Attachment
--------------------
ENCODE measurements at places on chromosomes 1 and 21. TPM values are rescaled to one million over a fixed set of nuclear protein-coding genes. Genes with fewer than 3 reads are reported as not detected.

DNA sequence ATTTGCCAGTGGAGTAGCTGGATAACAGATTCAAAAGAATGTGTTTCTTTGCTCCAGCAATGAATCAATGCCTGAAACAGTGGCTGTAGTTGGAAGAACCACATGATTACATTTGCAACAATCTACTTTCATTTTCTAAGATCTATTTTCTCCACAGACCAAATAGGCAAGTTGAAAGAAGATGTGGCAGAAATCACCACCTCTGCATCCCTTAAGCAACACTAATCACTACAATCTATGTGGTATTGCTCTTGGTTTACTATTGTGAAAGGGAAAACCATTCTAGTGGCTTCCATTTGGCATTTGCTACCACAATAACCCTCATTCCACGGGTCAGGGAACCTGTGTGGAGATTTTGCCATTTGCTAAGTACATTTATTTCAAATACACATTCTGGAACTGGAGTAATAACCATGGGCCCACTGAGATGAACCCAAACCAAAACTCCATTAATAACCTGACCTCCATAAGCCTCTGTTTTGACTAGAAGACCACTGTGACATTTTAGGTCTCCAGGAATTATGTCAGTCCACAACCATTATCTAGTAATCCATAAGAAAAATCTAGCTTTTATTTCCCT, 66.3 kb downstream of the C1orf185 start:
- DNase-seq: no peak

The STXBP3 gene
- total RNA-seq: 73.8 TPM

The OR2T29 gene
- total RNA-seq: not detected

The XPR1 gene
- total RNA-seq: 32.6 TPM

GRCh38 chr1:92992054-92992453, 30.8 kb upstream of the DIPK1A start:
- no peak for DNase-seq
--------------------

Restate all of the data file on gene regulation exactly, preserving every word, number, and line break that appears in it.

ENCODE measurements at places on chromosomes 1 and 21. TPM values are rescaled to one million over a fixed set of nuclear protein-coding genes. Genes with fewer than 3 reads are reported as not detected.

DNA sequence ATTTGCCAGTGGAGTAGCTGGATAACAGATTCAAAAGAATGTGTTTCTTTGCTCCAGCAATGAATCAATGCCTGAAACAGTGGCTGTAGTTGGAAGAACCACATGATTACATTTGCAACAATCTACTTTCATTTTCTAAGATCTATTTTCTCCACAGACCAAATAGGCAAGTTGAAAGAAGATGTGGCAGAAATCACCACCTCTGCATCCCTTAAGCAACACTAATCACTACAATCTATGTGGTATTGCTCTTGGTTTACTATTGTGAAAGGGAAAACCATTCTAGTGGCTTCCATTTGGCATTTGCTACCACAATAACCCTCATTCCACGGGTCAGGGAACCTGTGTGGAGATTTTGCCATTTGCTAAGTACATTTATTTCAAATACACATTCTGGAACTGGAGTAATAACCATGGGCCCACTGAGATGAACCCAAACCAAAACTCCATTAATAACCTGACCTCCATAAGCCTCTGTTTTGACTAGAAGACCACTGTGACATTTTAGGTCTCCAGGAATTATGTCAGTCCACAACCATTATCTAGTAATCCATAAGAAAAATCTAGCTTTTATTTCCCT, 66.3 kb downstream of the C1orf185 start:
- DNase-seq: no peak

The STXBP3 gene
- total RNA-seq: 73.8 TPM

The OR2T29 gene
- total RNA-seq: not detected

The XPR1 gene
- total RNA-seq: 32.6 TPM

GRCh38 chr1:92992054-92992453, 30.8 kb upstream of the DIPK1A start:
- no peak for DNase-seq